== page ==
When Mark Firestone was searching for a shul to join, he didn't look for a shul that had a nursery school or Hebrew school attached. Nor did he fret about the services he'd be getting for his membership fee. Instead, he wanted a shul that was quiet.
"I wanted it to be very quiet, so you can hear yourself daven, and hopefully Hashem can hear it," said Firestone, a Pico-Robertson life insurance salesman who belongs to Aish HaTorah. "I have been to other shuls where you can barely hear the Torah reading, because people are talking so much. Aish has zero tolerance for people talking in shul."
For many Jews, the High Holidays is a time when they consider joining or renewing their synagogue memberships. However, what attracts them to synagogues, and what rabbis feel is important when choosing a synagogue, is not always the vast array of services that synagogues and temples provide.
Many members and rabbis feel that it is the intangibles -- the atmosphere in the shul or the feeling of community that really attracts people, not the Hebrew school, youth program or adult education that is offered.
There were three acts to the small luncheon held last Sunday in a private dining room at the Regent Beverly Wilshire Hotel. The first act was the only pleasant one.
Ten Los Angeles Jews gathered at the invitation of philanthropists and activists Stanley Sheinbaum and Alan Gleitsman to share a meal and views with Syrian Minister of Expatriots Dr. Buthaina Shaaban, an adviser to President Bashir Assad, and Dr. Imad Moustapha, Syria's acting ambassador to the United States, on what was their first official visit to Los Angeles.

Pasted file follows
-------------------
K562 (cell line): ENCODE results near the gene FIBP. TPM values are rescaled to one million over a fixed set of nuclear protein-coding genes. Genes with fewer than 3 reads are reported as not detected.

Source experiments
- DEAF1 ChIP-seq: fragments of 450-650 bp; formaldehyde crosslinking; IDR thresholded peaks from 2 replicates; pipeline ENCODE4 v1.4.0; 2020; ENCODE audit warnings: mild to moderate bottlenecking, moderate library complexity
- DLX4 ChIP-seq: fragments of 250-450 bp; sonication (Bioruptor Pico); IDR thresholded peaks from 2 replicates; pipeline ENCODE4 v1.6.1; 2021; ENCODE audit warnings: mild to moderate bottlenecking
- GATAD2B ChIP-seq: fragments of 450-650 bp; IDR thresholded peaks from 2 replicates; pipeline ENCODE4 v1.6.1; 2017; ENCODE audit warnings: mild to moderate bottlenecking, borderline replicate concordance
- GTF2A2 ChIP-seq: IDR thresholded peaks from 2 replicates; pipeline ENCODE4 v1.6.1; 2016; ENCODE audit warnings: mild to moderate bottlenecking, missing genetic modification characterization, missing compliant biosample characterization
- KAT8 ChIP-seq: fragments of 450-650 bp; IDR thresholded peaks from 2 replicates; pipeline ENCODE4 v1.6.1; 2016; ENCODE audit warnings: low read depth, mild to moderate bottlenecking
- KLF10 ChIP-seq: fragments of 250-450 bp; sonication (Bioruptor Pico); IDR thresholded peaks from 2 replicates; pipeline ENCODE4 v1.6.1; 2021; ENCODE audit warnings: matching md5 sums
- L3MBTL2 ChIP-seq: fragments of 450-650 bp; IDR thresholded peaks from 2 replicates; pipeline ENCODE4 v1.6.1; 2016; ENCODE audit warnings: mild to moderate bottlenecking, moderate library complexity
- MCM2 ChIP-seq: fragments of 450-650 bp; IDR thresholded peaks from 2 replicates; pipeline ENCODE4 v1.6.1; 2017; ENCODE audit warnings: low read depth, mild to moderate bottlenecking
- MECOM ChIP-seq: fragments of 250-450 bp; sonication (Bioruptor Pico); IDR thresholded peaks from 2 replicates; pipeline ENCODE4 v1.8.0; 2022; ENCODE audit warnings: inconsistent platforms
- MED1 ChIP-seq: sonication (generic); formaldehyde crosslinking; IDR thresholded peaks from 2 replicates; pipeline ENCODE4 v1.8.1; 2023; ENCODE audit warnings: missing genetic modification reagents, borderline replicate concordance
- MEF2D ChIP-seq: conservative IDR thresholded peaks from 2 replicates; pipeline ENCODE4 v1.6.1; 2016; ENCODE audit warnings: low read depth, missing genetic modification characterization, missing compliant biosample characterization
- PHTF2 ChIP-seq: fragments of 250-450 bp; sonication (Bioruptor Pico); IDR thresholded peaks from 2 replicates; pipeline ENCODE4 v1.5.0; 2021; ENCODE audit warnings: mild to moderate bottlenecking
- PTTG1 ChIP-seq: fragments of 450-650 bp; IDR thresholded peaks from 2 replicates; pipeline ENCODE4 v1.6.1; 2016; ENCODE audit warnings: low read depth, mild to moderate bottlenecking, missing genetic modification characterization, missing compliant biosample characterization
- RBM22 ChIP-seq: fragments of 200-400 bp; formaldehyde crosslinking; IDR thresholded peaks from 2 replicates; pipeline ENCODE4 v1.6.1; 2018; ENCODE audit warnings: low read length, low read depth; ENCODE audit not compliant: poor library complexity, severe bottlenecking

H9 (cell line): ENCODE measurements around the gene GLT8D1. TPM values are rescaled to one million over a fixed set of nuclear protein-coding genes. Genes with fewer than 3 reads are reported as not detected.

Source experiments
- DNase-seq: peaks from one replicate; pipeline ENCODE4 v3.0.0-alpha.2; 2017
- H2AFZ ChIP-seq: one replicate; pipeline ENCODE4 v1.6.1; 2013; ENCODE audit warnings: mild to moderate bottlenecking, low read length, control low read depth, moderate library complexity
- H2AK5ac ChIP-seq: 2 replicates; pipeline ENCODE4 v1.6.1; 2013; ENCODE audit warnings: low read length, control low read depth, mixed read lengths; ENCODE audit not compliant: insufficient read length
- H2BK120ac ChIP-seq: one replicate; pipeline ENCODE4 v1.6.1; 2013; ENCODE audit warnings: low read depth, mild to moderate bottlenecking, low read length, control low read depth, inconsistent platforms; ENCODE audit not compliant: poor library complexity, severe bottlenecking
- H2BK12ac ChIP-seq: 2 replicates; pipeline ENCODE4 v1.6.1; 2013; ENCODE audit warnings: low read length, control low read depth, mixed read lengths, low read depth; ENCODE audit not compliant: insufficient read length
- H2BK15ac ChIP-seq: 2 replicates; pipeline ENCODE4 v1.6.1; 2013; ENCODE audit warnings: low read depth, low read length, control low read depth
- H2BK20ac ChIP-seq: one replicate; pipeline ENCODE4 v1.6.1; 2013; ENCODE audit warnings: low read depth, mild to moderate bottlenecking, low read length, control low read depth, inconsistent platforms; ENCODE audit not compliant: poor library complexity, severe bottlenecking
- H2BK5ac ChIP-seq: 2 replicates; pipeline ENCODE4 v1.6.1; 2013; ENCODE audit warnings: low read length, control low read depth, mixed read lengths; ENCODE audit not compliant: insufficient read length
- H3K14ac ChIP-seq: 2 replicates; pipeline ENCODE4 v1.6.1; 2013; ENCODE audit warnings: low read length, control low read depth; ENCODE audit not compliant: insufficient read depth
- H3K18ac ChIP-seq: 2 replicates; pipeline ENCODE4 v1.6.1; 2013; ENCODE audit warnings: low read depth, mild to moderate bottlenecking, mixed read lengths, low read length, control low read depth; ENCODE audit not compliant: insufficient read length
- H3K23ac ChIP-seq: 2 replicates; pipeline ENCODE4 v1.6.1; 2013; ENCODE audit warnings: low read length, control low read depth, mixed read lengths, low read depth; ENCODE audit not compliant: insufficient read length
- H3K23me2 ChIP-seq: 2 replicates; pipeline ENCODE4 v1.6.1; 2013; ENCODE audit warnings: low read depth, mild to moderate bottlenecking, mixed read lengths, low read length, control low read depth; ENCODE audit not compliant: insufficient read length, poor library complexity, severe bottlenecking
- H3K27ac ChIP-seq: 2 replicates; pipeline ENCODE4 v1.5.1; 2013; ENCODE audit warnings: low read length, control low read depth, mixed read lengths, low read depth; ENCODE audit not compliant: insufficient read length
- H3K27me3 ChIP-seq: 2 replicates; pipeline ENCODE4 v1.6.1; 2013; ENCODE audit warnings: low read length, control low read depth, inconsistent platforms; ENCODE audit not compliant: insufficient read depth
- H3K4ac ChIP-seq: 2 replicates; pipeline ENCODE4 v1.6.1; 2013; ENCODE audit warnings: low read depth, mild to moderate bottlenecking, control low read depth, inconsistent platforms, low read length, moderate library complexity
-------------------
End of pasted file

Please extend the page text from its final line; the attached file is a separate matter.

The meeting was arranged at the initiative of Dr. Hazem Chehabi, a nuclear medicine specialist who also serves as Syria's honorary consul general in Southern California. The doctor attended the lunch along with his wife and two aides. The idea was to have a frank, cordial and completely on-the-record interchange of views between two groups who rarely, if ever, interact: American Jews and Syrian Muslims.
The event, which was staged by Cafe Europa, a Jewish Family Service program that serves as a social outlet and offers financial assistance and emotional support to Holocaust survivors, allowed those who shared a common experience to also share the joy of Chanukah with one another.